Immediately after Desert Fury, Wallis began work on Deadlock, the original project name for Beggars Are Coming to Town. Again Miller would be cast with Desert Fury's Burt Lancaster and Wendell Corey. After weeks of rehearsals on the Modjeska Canyon location, under the direction of Byron Haskin,[26] Miller suddenly became the second leading lady. Lizabeth Scott, ever competitive with all actresses, grabbed the Kay role for herself. Miller later recalled, "(Wallis) planned to star me in 'I Walk Alone.' He tested me with Burt; it was a wonderful test. But then Lizabeth Scott decided she wanted the role, and Lizabeth got whatever she wanted—from Hal Wallis! [laughs] So, I got the second part instead."[27] The 21-year-old Miller was recast as the slumming socialite divorcée, Alexis Richardson. Miller was afraid that playing a "meanie" role might typecast her.[28] She was also forced to cut her 22-inch hair into a shorter chignon.[29][30] In designing Miller's wardrobe, Edith Head was impressed by Miller's physique, describing it as "the most exciting figure since Betty Grable."[31][32] The resulting film was renamed I Walk Alone (1948). Shooting took place early December 1946–mid-February 1947. The film was released January 16, 1948.[24] She was 5th-billed after Kirk Douglas. Despite Miller's fears of being typecast as a femme fatale, film historians tend to typecast her "as always playing the 'good girl.'"[33] Typecasting reflected real life as Miller's name seldom appeared in gossip columns and when it did, never involved scandal. Though Miller participated in the Hollywood dating circuit, the one name that invariably appeared in the press was William Haskel Schuyler, a television pioneer and consultant based in San Francisco. In late November 1947, it was announced that Miller and Schuyler would wed.[34] But the marriage was postponed.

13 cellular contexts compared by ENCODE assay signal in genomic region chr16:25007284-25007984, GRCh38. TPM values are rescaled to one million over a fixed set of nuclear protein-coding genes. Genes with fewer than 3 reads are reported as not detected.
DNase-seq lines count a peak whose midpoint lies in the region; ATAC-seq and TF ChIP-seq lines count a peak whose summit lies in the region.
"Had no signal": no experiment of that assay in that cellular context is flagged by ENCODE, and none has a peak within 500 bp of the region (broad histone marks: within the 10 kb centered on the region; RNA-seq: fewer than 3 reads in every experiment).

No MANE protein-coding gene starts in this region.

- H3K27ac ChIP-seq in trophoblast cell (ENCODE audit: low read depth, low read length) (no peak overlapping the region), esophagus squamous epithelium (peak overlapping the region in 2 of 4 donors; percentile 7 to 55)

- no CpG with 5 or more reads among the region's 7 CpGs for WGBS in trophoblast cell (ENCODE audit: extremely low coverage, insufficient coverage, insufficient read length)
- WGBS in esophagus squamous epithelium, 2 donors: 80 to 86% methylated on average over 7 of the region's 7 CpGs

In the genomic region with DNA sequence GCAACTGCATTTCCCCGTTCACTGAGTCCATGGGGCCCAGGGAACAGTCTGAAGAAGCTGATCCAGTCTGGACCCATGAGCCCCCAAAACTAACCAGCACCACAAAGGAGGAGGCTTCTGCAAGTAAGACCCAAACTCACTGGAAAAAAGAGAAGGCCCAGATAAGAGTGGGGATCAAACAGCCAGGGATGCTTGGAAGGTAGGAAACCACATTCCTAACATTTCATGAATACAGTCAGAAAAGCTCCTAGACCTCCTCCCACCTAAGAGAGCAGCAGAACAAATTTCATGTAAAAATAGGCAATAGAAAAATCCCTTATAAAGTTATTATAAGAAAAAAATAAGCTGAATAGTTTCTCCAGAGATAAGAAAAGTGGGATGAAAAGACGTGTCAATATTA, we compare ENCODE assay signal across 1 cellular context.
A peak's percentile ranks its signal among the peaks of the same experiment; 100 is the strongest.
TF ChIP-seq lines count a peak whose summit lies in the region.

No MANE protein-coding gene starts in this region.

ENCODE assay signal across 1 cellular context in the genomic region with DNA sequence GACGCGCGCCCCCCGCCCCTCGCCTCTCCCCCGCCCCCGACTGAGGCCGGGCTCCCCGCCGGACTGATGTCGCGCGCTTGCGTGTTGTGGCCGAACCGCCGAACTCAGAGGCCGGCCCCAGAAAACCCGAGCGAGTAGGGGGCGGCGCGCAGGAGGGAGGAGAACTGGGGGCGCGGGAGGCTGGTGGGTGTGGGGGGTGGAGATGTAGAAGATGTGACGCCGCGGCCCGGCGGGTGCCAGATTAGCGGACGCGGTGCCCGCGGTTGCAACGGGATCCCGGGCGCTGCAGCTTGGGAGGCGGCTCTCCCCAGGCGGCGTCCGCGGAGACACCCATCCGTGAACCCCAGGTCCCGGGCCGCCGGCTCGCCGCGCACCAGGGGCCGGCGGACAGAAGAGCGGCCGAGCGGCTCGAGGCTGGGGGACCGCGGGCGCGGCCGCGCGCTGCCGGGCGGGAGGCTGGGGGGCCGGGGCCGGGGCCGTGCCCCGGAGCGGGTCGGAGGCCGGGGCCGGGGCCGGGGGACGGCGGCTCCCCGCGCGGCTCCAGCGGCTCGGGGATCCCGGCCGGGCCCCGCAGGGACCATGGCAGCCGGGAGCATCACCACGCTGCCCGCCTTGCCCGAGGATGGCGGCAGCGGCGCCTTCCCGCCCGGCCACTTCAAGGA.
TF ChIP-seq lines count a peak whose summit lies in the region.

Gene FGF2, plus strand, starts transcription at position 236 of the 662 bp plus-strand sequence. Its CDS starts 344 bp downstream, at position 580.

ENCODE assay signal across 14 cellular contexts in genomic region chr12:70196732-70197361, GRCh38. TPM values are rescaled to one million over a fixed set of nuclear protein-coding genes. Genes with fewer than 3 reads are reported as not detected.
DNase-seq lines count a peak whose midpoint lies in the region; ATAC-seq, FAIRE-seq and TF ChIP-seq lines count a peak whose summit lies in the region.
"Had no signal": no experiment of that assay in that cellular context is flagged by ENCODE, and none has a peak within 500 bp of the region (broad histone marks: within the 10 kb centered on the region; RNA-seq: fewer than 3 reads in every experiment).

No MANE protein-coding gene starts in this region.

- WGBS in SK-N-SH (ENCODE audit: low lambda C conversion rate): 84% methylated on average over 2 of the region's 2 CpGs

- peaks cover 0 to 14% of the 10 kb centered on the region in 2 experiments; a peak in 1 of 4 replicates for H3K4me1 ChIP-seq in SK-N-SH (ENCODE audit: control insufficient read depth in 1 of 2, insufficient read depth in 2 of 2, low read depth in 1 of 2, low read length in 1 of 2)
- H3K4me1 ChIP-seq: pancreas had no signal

Jungle Patrol

Kristine Miller in Jungle Patrol

In early May 1948, Miller was loaned out again, this time to 20th Century Fox for West of Tomorrow—her first leading lady role. The screenplay was based on William Bowers' play of the same name.[35] During WW2 in New Guinea, a US Army Air Force squadron has been assigned to protect Australia and despite having inflicted heavy casualties on the Japanese, they supernaturally had none themselves. Miller played Jean Gillis, a Broadway actress and former anti-war activist, who joined the USO after her husband's death at Dunkirk. By happenstance, she ends up having to entertain the airmen by herself when she finds out the rest of her troupe is stranded. During an improvised "dinner dance," she learns about the pilots' wives and girlfriends and their hopes for the future, but equally learns about herself. Arthur Franz makes his film debut as Miller's love interest. The next morning, all but the squadron leader and Jean are killed after an attack on the airstrip.[36] Similar to Death Takes a Holiday (1934), the airmen reach the epiphany of their lives in the few hours they spend with Jean. The resulting film was released as Jungle Patrol (1948), the sole film that Miller had 1st-place billing. Despite Miller's preference for Bowers' original title, the film is her personal favorite.[37]